"I think it's bad times ahead, and for the most part, people are not prepared for it," said Haroon Meer, founder of Thinkst Applied Research, based in South Africa, which warned clients about the risk of similar attacks in a recent report.
Sony long has been something of a favored target of hackers, enduring several significant intrusions. The most serious, in 2011, came after the company sued a prominent hacker for developing a way to breach the security on his Sony PlayStation.
The company has endured a wave of criticism — bordering on ridicule — in recent days for a reportedly lax approach to cybersecurity. In one widely mocked remark, Sony's top information security official told CIO magazine in 2007 that it was "a valid business decision" to accept some cybersecurity risk because preventing an attack could be more expensive than simply enduring it.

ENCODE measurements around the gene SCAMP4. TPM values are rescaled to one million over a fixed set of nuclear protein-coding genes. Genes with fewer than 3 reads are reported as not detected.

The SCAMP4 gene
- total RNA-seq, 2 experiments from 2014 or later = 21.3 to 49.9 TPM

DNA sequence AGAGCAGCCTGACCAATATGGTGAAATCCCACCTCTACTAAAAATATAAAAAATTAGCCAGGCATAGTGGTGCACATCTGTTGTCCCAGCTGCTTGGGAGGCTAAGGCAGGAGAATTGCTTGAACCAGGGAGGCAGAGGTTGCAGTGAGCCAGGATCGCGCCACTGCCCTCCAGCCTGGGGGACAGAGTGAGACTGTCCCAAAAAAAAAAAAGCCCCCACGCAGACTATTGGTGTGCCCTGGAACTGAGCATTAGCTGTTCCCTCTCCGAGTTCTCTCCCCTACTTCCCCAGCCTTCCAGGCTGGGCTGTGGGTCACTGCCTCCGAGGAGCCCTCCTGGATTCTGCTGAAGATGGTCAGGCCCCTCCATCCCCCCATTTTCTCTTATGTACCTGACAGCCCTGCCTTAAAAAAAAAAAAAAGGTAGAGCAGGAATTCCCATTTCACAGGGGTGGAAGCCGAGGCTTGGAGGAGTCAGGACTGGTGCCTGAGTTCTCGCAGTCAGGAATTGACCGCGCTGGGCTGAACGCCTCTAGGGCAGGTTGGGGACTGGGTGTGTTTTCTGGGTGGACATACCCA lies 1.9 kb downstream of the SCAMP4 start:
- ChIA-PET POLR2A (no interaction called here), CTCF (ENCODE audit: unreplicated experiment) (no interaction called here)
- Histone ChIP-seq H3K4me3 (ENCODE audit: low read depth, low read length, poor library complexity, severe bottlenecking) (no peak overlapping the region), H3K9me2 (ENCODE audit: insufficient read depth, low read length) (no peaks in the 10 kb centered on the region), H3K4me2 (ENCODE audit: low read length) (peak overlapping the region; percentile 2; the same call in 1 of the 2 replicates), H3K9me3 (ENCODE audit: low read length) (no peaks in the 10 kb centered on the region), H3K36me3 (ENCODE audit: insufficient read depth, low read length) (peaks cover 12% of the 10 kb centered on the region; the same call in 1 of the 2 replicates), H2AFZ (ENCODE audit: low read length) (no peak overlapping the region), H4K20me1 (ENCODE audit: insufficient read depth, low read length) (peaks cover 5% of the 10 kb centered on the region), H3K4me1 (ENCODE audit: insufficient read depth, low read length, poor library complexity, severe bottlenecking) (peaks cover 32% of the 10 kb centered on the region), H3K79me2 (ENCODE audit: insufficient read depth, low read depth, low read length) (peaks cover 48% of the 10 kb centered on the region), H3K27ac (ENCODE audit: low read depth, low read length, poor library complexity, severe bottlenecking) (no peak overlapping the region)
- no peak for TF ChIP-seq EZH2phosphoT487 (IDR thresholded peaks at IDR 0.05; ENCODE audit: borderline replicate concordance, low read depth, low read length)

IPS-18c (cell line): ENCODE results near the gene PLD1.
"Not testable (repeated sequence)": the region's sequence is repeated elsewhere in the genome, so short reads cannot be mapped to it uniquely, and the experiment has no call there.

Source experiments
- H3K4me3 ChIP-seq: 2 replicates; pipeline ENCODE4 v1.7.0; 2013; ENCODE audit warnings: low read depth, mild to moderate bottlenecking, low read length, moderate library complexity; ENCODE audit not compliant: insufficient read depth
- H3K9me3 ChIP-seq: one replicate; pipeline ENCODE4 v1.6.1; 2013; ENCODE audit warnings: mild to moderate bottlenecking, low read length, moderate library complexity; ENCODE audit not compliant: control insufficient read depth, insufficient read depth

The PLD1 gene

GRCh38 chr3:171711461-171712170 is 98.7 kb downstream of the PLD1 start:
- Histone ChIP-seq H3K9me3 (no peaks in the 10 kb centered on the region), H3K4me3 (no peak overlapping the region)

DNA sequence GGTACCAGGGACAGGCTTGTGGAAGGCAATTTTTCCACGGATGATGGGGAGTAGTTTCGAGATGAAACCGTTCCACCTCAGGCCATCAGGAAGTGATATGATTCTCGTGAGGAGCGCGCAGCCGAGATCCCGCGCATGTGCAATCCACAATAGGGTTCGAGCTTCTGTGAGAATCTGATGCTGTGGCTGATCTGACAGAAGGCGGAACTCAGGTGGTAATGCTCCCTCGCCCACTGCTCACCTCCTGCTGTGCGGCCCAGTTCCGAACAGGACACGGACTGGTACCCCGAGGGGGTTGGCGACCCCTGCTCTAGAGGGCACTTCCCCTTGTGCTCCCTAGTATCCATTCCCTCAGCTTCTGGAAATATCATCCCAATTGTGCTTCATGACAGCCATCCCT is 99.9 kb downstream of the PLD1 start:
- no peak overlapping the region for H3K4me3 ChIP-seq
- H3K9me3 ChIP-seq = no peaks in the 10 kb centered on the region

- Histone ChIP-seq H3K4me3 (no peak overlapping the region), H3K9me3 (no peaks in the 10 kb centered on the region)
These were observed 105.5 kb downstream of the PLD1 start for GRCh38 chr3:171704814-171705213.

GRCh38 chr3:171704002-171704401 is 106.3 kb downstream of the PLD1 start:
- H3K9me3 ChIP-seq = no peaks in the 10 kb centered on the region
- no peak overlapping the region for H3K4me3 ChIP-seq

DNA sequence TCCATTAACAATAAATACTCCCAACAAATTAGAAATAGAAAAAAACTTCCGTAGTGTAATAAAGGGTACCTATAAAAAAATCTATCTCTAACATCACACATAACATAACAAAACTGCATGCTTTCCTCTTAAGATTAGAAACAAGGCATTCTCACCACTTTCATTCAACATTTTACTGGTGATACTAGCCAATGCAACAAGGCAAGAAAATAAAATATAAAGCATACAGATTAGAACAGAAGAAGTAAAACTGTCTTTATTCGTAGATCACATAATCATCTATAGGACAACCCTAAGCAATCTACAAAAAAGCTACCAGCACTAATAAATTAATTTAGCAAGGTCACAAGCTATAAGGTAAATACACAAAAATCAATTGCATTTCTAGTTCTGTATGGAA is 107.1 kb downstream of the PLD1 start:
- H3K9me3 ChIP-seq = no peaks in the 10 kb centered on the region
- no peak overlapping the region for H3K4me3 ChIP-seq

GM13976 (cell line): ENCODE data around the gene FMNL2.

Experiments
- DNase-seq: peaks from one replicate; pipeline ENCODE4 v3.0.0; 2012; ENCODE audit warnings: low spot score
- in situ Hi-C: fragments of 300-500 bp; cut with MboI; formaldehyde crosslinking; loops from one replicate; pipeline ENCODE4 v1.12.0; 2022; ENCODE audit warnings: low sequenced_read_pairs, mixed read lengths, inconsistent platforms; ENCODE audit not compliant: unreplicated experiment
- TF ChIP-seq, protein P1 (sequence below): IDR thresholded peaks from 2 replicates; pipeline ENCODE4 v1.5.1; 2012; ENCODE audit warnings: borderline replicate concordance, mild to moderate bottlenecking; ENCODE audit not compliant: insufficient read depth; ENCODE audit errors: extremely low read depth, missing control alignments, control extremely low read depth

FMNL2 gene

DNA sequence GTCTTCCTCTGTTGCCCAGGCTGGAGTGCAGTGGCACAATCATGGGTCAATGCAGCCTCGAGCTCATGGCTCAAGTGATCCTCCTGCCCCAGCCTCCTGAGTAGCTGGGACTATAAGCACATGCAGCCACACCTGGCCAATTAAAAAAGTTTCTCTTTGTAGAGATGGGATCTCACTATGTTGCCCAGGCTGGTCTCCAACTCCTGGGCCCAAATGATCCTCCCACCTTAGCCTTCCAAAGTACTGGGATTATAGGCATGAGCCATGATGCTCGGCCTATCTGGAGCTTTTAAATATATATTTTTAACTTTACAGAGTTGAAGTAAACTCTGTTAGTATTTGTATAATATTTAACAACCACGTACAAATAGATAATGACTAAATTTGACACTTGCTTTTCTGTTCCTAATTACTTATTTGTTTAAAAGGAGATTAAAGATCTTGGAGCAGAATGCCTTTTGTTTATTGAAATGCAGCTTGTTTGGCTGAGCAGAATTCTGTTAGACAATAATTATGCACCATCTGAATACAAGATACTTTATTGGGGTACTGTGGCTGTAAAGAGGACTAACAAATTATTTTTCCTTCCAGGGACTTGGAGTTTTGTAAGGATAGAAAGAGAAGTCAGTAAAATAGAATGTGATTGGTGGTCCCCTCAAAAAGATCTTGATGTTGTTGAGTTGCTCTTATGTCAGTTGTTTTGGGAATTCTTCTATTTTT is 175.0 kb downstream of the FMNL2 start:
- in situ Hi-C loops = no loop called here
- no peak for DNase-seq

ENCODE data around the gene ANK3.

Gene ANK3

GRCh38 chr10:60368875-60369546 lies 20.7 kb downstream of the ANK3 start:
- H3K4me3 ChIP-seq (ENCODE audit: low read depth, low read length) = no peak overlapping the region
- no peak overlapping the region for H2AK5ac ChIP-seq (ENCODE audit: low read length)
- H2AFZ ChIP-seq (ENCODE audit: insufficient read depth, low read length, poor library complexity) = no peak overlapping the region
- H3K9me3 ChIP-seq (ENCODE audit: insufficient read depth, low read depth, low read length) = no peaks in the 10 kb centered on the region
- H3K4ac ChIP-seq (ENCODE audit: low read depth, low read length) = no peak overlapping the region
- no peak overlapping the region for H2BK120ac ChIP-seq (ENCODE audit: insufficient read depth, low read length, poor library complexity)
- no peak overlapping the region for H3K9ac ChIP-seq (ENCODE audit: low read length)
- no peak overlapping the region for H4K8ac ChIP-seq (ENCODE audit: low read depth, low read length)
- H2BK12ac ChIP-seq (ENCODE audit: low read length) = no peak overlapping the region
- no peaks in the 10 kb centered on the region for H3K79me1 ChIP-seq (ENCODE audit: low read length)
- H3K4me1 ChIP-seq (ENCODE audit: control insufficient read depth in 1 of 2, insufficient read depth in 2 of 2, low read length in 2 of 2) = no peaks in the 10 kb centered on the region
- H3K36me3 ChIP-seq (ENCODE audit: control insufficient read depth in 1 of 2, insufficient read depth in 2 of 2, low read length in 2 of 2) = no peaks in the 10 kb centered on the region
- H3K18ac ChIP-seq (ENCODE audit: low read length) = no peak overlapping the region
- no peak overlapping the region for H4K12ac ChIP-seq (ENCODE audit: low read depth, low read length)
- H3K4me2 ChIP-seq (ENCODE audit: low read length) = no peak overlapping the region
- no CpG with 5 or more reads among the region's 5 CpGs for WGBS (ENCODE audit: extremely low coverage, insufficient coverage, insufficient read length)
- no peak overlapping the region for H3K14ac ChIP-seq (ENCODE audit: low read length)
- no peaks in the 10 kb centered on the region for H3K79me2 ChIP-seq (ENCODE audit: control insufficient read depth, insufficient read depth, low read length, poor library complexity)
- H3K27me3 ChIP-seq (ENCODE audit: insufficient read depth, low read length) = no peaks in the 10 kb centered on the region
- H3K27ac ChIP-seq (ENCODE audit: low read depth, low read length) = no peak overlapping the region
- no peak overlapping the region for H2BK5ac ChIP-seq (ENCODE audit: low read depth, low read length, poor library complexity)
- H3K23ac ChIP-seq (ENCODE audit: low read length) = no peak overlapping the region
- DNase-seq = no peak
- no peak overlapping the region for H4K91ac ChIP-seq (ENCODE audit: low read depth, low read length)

"The phrase 'blaming the victim' is not a good one," said Parker Higgins, director of copyright activism for the Electronic Frontier Foundation, a civil liberties group. "But there are people who are willing to do that when the victim is Sony."
Investigators say they believe that the Sony hack probably emanated from North Korea, perhaps in retaliation for the company's role in producing "The Interview," a comedy built around a fictional CIA plot to assassinate that country's leader, Kim Jong Un, say people familiar with the probe. The movie, which North Korean officials have publicly denounced, is due for release on Christmas. Government officials have denied responsibility for the hack.